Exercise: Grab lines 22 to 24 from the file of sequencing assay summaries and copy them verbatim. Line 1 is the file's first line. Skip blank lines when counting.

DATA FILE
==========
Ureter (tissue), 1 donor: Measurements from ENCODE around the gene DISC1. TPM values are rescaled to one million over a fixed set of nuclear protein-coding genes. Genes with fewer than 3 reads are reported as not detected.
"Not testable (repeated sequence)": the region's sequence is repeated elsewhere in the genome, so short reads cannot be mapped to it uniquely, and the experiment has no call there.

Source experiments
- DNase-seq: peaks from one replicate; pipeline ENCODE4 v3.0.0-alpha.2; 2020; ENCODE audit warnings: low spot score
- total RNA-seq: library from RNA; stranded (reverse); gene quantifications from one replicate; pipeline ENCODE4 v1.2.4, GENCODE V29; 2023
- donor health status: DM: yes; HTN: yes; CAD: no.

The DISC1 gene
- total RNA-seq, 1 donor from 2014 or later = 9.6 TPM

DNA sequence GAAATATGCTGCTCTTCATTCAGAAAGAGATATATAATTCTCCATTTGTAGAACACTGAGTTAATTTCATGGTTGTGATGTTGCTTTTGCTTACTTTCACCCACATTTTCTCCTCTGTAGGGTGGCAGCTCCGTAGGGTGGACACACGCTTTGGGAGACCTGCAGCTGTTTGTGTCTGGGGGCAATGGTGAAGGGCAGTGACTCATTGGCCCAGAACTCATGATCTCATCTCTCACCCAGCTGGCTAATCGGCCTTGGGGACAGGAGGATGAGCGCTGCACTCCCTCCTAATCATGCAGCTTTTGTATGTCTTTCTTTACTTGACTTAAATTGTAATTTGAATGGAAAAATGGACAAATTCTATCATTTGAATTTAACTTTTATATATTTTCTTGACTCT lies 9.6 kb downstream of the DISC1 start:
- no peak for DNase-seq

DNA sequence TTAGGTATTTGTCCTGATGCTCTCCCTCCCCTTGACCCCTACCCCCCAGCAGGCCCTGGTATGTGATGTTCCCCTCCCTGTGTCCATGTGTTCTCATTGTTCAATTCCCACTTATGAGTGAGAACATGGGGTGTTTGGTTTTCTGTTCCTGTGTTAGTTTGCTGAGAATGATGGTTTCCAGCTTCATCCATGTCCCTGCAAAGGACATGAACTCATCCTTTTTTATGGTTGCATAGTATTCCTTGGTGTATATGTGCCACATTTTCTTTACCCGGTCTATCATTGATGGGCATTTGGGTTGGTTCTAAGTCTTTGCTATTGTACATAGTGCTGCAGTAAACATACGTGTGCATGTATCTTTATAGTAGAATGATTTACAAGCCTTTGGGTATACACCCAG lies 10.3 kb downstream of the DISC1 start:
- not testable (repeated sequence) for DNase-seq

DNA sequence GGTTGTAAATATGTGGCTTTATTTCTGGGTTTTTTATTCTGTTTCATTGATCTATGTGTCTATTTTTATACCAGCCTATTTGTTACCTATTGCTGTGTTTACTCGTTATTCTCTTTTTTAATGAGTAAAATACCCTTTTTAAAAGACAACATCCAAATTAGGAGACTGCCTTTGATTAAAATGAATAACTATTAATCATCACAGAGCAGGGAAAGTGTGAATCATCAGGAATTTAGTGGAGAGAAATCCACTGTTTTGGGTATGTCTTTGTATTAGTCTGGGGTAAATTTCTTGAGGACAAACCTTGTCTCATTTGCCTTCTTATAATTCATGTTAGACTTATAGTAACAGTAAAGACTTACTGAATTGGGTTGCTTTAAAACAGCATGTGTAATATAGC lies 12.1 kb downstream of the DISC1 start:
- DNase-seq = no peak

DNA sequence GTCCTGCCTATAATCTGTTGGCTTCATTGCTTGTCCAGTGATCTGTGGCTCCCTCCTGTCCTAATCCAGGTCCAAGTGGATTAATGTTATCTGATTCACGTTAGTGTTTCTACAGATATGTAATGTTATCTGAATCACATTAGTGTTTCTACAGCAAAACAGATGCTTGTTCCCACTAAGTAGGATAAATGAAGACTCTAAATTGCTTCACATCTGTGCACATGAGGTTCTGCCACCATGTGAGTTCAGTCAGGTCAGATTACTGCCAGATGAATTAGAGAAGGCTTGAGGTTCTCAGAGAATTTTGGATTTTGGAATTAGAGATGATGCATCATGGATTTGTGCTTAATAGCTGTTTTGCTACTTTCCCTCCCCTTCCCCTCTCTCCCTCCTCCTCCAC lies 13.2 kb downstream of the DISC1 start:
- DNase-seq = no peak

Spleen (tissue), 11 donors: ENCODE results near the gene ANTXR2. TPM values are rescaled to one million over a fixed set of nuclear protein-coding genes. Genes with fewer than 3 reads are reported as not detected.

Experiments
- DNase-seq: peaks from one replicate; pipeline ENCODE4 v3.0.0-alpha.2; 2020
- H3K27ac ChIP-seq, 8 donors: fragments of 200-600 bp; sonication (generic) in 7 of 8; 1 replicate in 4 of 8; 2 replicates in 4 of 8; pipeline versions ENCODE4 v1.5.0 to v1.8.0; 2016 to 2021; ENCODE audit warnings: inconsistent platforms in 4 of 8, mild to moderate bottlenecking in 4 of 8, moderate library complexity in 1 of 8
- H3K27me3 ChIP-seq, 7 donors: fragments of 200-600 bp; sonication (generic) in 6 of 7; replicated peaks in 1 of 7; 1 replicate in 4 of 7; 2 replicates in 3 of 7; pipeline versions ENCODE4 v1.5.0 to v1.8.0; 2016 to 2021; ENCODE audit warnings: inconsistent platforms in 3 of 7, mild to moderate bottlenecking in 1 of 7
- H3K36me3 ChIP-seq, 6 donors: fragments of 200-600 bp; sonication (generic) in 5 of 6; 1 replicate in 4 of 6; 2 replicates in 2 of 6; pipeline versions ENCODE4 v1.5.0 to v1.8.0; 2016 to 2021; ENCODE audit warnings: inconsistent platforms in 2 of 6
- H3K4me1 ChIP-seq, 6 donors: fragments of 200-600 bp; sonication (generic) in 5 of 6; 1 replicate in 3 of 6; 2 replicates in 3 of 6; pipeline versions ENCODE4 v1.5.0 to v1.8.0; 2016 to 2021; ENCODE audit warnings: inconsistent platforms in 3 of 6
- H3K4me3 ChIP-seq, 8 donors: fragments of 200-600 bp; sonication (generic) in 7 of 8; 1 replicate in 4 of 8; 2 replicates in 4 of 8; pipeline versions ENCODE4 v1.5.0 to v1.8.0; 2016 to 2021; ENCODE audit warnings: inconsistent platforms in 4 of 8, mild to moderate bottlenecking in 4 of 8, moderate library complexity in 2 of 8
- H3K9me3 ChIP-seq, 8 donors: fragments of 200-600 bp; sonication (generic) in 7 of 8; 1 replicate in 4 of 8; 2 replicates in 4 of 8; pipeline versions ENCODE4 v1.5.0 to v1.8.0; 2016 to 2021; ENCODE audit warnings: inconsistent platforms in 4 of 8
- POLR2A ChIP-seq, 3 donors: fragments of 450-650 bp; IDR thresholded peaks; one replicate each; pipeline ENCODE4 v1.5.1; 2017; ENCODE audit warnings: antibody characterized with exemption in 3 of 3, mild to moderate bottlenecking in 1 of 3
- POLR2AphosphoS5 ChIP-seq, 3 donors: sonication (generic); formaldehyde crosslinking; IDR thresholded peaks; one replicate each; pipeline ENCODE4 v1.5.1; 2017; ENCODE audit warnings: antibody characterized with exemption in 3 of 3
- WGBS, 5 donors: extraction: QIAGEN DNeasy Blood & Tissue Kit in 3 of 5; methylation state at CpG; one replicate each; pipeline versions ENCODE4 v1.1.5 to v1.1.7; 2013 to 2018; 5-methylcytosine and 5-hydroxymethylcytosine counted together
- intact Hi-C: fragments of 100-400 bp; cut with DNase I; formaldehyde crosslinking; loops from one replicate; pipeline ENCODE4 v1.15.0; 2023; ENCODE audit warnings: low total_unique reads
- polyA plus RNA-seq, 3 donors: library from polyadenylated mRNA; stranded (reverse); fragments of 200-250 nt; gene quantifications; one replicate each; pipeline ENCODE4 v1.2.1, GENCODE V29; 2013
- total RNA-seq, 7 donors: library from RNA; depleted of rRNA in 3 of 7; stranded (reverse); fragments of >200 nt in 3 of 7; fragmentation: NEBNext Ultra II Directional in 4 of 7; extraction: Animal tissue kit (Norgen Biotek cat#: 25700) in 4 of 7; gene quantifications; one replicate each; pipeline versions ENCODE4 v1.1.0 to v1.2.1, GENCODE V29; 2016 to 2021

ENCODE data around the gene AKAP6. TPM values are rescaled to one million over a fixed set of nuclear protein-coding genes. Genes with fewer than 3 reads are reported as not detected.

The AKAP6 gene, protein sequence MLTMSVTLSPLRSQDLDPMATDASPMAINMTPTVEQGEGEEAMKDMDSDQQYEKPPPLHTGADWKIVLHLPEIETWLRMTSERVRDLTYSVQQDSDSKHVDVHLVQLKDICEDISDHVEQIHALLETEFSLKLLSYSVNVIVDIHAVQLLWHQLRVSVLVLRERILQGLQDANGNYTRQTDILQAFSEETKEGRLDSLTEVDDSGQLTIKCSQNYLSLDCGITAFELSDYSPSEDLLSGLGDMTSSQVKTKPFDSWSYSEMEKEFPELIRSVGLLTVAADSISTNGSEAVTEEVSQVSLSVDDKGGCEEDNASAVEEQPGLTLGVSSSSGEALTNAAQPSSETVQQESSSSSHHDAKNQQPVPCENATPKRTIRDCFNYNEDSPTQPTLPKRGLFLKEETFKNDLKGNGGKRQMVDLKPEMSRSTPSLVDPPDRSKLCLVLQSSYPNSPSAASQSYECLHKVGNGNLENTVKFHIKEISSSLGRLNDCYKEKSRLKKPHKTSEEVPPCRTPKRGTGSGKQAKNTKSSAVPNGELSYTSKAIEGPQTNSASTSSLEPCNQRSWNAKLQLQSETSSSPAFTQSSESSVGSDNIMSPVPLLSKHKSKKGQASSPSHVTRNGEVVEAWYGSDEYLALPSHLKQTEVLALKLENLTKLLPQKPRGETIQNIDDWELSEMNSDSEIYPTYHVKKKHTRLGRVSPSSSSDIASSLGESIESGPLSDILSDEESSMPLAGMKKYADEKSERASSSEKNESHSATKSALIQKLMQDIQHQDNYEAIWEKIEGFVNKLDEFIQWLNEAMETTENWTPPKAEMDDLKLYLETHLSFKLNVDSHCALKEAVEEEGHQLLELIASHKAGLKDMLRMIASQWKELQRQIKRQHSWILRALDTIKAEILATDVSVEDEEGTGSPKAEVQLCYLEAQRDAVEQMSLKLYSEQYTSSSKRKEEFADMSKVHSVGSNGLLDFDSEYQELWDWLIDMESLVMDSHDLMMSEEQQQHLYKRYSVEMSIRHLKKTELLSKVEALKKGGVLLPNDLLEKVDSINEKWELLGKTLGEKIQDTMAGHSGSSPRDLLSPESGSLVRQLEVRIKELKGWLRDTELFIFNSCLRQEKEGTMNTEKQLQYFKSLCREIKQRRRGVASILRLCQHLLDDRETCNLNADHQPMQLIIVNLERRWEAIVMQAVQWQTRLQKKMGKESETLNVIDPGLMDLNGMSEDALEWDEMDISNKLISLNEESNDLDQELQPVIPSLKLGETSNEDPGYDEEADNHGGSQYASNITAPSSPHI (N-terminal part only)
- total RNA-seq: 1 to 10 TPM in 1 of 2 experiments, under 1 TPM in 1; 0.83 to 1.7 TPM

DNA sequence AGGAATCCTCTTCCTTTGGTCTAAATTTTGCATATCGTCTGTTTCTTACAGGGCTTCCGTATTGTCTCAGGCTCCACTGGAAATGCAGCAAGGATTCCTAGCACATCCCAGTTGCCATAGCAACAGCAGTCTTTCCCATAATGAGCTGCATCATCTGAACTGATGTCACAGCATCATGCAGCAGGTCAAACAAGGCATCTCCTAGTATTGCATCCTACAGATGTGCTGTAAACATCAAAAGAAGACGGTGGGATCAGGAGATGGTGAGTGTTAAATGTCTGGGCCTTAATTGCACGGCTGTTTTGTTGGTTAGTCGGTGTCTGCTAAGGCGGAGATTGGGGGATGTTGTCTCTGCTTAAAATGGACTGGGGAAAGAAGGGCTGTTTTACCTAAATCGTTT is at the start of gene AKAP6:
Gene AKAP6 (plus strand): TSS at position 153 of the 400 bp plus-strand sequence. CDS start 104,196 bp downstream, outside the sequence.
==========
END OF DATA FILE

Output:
- H3K36me3 ChIP-seq, 6 donors: fragments of 200-600 bp; sonication (generic) in 5 of 6; 1 replicate in 4 of 6; 2 replicates in 2 of 6; pipeline versions ENCODE4 v1.5.0 to v1.8.0; 2016 to 2021; ENCODE audit warnings: inconsistent platforms in 2 of 6
- H3K4me1 ChIP-seq, 6 donors: fragments of 200-600 bp; sonication (generic) in 5 of 6; 1 replicate in 3 of 6; 2 replicates in 3 of 6; pipeline versions ENCODE4 v1.5.0 to v1.8.0; 2016 to 2021; ENCODE audit warnings: inconsistent platforms in 3 of 6
- H3K4me3 ChIP-seq, 8 donors: fragments of 200-600 bp; sonication (generic) in 7 of 8; 1 replicate in 4 of 8; 2 replicates in 4 of 8; pipeline versions ENCODE4 v1.5.0 to v1.8.0; 2016 to 2021; ENCODE audit warnings: inconsistent platforms in 4 of 8, mild to moderate bottlenecking in 4 of 8, moderate library complexity in 2 of 8